Go back to the Europarl portal

Choisissez la langue de votre document :

  • bg - български
  • es - español
  • cs - čeština
  • da - dansk
  • de - Deutsch
  • et - eesti keel
  • el - ελληνικά
  • en - English (Selected)
  • fr - français
  • ga - Gaeilge
  • hr - hrvatski
  • it - italiano
  • lv - latviešu valoda
  • lt - lietuvių kalba
  • hu - magyar
  • mt - Malti
  • nl - Nederlands
  • pl - polski
  • pt - português
  • ro - română
  • sk - slovenčina
  • sl - slovenščina
  • fi - suomi
  • sv - svenska
 Full text 
Procedure : 2015/2225(INI)
Document stages in plenary
Document selected : A8-0174/2016

Texts tabled :


Debates :

PV 06/06/2016 - 18
CRE 06/06/2016 - 18

Votes :

PV 07/06/2016 - 5.14

Texts adopted :


Monday, 6 June 2016 - Strasbourg Revised edition

18. Technological solutions for sustainable agriculture (short presentation)
Video of the speeches

  Anthea McIntyre, rapporteur . – Madam President, let me start by saying how much I have really appreciated the support and cooperation of all the Groups and the shadows in producing this report. It is estimated that there will be nearly 2.5 billion more people on the planet by 2050 than there are today, so satisfying the demand for safe, healthy and nutritious food is one of the biggest challenges facing our world. Land availability is shrinking; we have environmental degradation, shortages of water and increased energy demand, not to mention the emergence of new pests and diseases – all of which are putting real pressure on the natural environment. So we need to develop technological solutions not only to increase production, but to improve the means of distribution and to tackle food waste, and the benefits of innovative technologies need to be applicable and available to all our farmers whether they are conventional or organic, livestock or arable, small scale or large scale.

Concern about food security has brought a new focus to public sector research and development in recent years, but European agriculture continues to trail behind many of its international competitors. What we need is sustained and prioritised investment in applied and translational research. Not enough research is commercialised, and that means that farmers are not able to take advantage of the opportunities that innovation could provide, Take precision farming, for example. My report calls on the Commission and the Member States to work in partnership to improve the performance and adaptability of PF techniques.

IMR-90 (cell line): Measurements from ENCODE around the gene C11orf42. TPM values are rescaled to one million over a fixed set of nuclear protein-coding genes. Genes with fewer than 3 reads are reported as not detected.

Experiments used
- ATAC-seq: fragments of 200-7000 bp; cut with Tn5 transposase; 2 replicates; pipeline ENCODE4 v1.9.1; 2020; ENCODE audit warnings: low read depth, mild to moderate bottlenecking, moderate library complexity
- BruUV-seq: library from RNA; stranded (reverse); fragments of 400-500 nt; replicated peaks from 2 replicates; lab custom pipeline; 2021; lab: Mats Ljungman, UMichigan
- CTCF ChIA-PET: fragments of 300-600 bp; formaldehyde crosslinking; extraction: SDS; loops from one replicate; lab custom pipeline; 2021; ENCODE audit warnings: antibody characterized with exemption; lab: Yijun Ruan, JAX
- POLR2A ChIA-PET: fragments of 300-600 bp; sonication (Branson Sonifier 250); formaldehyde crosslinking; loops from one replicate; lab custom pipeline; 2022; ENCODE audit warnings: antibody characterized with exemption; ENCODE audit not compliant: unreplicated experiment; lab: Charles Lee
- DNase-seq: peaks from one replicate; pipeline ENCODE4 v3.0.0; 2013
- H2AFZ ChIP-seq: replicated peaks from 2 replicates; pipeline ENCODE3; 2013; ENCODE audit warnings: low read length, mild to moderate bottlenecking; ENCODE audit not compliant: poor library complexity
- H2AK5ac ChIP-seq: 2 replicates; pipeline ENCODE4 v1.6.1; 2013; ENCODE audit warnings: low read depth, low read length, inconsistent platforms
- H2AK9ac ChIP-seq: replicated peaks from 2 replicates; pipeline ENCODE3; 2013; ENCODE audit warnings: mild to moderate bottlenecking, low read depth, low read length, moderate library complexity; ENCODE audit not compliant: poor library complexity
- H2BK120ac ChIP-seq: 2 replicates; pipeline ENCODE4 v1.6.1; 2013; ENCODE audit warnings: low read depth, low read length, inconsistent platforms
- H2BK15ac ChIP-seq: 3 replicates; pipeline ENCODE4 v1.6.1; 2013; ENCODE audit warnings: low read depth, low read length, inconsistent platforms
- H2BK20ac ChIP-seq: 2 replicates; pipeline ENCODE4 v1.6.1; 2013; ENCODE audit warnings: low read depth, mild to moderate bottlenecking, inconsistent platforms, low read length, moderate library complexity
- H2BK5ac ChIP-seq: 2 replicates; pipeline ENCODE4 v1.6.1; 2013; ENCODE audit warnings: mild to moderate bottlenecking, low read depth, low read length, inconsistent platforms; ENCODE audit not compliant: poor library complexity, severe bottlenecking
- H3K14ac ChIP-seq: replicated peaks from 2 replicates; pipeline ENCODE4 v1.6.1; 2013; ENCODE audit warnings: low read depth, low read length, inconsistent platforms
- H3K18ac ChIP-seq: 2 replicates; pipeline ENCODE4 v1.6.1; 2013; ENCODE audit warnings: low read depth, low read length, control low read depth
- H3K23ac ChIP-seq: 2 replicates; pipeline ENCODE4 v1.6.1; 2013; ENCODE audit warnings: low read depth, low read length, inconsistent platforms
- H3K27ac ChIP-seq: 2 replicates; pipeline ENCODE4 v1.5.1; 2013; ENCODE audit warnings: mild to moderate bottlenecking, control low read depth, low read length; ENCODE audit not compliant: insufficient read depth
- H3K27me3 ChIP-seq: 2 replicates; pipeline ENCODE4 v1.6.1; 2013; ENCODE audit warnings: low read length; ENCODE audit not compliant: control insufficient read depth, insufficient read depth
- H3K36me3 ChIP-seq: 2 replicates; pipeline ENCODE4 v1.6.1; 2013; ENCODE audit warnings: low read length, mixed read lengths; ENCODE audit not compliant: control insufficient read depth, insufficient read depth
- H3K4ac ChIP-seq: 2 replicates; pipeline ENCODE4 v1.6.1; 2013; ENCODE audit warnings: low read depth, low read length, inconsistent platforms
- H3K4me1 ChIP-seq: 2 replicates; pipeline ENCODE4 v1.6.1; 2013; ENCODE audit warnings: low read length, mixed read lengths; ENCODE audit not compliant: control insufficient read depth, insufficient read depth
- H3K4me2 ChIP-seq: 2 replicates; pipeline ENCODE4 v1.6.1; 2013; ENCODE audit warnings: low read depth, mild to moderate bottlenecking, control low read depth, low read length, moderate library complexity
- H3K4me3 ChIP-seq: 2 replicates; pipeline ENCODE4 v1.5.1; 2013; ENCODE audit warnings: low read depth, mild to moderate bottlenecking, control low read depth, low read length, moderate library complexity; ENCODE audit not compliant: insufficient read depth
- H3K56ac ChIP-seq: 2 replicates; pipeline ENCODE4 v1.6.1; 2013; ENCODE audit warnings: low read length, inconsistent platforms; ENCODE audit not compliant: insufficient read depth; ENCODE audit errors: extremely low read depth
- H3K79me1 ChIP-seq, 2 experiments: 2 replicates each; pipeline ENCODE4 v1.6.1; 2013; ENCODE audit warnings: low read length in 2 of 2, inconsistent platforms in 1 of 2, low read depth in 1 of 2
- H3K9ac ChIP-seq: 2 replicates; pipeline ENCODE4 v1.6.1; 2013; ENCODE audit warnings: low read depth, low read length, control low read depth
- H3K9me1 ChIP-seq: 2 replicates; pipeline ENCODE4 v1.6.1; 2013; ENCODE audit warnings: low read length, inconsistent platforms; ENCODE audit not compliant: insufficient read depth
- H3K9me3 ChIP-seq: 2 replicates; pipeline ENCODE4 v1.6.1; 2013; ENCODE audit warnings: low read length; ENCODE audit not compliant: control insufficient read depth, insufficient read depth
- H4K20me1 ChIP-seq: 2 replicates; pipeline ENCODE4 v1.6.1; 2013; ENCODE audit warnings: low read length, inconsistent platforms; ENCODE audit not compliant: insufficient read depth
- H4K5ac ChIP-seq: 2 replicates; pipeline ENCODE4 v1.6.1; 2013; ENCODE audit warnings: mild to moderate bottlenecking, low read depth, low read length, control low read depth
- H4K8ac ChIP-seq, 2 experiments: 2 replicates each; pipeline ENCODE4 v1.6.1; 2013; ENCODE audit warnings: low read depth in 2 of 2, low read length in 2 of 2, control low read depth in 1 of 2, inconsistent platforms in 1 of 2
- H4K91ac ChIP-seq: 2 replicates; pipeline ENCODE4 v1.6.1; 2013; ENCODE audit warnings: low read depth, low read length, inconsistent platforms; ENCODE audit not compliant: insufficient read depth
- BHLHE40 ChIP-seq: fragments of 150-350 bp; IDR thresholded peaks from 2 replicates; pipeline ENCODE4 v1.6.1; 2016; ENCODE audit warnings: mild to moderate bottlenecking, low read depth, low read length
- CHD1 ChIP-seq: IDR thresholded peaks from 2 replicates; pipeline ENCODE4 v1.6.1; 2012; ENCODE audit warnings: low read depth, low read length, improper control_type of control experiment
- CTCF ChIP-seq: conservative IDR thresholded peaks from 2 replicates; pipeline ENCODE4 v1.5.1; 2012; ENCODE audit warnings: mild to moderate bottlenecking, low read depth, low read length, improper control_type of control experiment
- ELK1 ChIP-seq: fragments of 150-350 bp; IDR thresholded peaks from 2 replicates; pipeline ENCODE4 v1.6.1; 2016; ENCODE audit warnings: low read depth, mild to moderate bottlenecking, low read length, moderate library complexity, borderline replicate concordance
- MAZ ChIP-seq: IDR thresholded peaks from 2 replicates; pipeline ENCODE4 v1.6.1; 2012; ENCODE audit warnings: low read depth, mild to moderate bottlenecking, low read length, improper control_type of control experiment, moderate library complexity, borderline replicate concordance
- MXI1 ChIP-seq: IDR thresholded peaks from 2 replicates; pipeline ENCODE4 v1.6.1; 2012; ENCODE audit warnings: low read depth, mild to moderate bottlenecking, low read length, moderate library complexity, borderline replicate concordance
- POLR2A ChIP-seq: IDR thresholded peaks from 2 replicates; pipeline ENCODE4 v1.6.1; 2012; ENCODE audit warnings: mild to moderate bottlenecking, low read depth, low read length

Agriculture accounts for 70% of the world’s freshwater use – 70%. Now this can be significantly reduced by the use of precision irrigation techniques. My report welcomes the inclusion of PF robotics in Horizon 2020 and encourages the uptake of GPS-driven machinery and drones. It welcomes the development of controlled traffic farming technologies which reduce soil damage. It welcomes efforts to integrate high-resolution remote sensing technology into organic farming.

The report also covers the need for continuous progress in innovative breeding aimed at increasing not only the range of pest- and disease-resistant traits in crops, but also the range of food raw materials with nutritional and health beneficial characteristics on the market. The loss of genetic diversity over the past century threatens our food and feed security, so all plant varieties, animal species, land races, wild and semi-wild relatives, they are all essential for maintaining genetic diversity. And we should be encouraging an open and transparent dialogue among the stakeholders and the public on responsible development of high-precision innovative solutions for breeding programmes, including risks, hazards and benefits. We need to raise awareness and understanding of new techniques among farmers and the general public, and we have to make sure that consumers and farmers are sufficiently educated about new breeding techniques to ensure that open and informed public debate can take place.

Europe should be a world leader in agricultural technology. Farmers are the major stewards of our environment and they need continued access to innovation, new technology and research in order to produce food in a sustainable way. So we need all to work together – the EU and the Member States, academia such as Harper Adams University in my region, the industry, breeders, agro-chemical sectors, all work together to make sure that we have the best research and we translate it practice, from lab to farm to fork. That will unlock a new phase in agricultural innovation in Europe.

Last updated: 20 September 2016Legal notice